Hooray – the sun has finally got its hat on and it seems spring is here at last! Traditionally, spring is a time when the property market gets a boost as people start thinking about moving home. It is also when tree consultants like us see an increase in enquiries about our services. Why? Because some homebuyers will find they need a mortgage tree report (also known as an Arboricultural Report, a Homebuyer Tree Report, or simply a tree survey or tree report).
The need for a mortgage tree report
As most people are aware, part of the house-buying process involves inviting a surveyor to inspect the property they wish to buy. Surveyors look both inside and outside to assess the condition of a property, to identify any risks and potential legal issues, and to highlight any urgent defects. Because they know trees can pose risks to a dwelling or nearby buildings, this will includes taking note of any trees at the property.
Homebuyers are often alarmed if the surveyor’s findings lead to their insurer or mortgage provider requesting a tree report. It usually means a delay to the process that they weren’t expecting and an extra expense that they hadn’t budgeted for. However, tree consultants will understand that homebuyers are working to tight timescales, so usually offer a quick turnaround. More importantly, a mortgage tree report can help secure that much sought-after mortgage offer. At the very least, it helps the homebuyer make an informed decision about their purchase by highlighting any current or potential problems. For example, it might identify that a tree’s roots are causing subsidence, or that a canopy or branches could damage a roof. A good report will then look at whether the problems can be overcome and what action should be taken if so.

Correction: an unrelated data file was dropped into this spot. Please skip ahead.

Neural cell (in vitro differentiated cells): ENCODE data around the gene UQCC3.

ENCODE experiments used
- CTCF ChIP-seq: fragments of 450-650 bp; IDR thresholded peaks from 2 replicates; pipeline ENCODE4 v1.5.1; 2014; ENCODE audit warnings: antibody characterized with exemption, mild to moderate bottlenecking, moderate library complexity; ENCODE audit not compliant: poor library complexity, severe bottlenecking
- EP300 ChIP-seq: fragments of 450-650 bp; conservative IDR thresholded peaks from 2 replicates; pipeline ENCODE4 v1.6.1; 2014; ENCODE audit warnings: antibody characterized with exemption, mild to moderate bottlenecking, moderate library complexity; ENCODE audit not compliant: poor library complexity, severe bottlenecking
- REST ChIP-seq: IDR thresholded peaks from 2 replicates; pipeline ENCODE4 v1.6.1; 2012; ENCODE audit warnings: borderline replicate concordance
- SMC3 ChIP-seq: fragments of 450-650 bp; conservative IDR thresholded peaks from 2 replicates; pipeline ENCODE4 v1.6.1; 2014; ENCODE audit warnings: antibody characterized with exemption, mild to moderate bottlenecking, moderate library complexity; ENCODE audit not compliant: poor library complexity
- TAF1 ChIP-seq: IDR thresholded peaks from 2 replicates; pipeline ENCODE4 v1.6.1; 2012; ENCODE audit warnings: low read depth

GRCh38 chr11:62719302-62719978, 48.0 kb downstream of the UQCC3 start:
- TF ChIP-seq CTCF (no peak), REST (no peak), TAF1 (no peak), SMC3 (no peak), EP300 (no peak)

What to expect
Typically the person you have instructed will:
- ask for information about the type and extent of work required e.g. how many trees are involved, the age of the property and depth of the foundations, details of any previous arboricultural reports associated with the property, and details of any other professionals who are involved in the purchase/sale. This may just mean providing a copy of the surveyor’s report, which should contain most of this information.
- provide you with a quote, based on the information you have provided and what they think this will entail.
- make arrangements to visit the property. They will need full access to the exterior of the property and the surrounding grounds.
- conduct the site visit. This will involve looking at trees (regardless of ownership) both at the property itself and within influencing distance of the property. They will plot the exact location of the trees and record details such as the species, age, size and condition.
- provide you with a detailed written report. This will present the inspector’s assessment of the health, condition and safety of the trees, and the risk of direct or indirect damage to the property or nearby structures. It should also make recommendations on the immediate and future management of the trees.
How to choose an inspector
Make sure that the company or individual you choose is suitably qualified for the role. They may advertise themselves as a tree consultant or arboriculturist*. As a general rule, they should be qualified to at least NVQ level 4. Look for membership of professional bodies and associations such as CAS (Consulting Arborist Society) and credentials such as Professional Tree Inspector (PTI). An inspector must also have Professional Indemnity Insurance, which protects clients against negligent advice.
Expect to pay around £230 to £300 on average. Many professionals will offer a flat rate for up to ten trees; the cost rises if there are more.
*Please remember that tree surgeons are not the same as tree consultants or arboriculturists and are therefore unlikely to be fully qualified to carry out a mortgage tree report.
Having recently completed a Lantra Home Buyer (Mortgage) Tree Report course, we are one of the few companies in the UK that are fully qualified through Lantra specifically for mortgage tree reports.